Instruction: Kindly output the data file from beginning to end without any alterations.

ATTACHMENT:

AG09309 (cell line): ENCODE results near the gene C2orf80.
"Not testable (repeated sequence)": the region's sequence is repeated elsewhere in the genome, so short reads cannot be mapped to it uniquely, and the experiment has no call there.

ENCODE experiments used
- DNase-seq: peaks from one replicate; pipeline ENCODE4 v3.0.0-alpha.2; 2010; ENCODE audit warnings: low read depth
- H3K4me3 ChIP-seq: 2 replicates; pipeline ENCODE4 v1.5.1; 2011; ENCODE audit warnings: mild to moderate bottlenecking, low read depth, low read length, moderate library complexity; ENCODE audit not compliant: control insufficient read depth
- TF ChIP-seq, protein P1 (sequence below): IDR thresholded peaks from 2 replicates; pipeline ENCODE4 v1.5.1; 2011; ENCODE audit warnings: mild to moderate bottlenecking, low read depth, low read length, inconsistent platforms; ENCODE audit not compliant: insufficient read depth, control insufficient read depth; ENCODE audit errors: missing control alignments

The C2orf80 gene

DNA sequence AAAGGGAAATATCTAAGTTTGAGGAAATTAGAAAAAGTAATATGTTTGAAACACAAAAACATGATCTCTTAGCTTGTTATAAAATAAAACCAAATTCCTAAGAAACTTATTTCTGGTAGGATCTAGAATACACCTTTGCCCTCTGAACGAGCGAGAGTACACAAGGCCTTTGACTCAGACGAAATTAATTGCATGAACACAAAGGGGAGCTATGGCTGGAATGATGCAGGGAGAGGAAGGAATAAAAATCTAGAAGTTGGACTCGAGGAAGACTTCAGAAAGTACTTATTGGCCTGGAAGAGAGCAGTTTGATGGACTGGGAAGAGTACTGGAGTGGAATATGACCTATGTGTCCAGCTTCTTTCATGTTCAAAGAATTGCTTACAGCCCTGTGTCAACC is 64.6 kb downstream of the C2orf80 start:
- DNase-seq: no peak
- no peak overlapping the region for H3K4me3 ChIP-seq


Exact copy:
AG09309 (cell line): ENCODE results near the gene C2orf80.
"Not testable (repeated sequence)": the region's sequence is repeated elsewhere in the genome, so short reads cannot be mapped to it uniquely, and the experiment has no call there.

ENCODE experiments used
- DNase-seq: peaks from one replicate; pipeline ENCODE4 v3.0.0-alpha.2; 2010; ENCODE audit warnings: low read depth
- H3K4me3 ChIP-seq: 2 replicates; pipeline ENCODE4 v1.5.1; 2011; ENCODE audit warnings: mild to moderate bottlenecking, low read depth, low read length, moderate library complexity; ENCODE audit not compliant: control insufficient read depth
- TF ChIP-seq, protein P1 (sequence below): IDR thresholded peaks from 2 replicates; pipeline ENCODE4 v1.5.1; 2011; ENCODE audit warnings: mild to moderate bottlenecking, low read depth, low read length, inconsistent platforms; ENCODE audit not compliant: insufficient read depth, control insufficient read depth; ENCODE audit errors: missing control alignments

The C2orf80 gene

DNA sequence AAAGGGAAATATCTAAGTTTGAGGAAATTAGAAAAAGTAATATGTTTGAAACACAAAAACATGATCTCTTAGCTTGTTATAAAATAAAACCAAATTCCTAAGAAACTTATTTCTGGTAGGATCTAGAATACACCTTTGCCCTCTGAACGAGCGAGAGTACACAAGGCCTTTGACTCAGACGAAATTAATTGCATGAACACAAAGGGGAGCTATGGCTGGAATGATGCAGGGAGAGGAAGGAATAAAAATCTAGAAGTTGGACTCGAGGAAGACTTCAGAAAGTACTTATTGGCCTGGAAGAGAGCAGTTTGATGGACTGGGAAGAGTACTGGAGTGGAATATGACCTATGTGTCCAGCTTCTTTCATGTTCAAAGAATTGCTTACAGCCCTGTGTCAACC is 64.6 kb downstream of the C2orf80 start:
- DNase-seq: no peak
- no peak overlapping the region for H3K4me3 ChIP-seq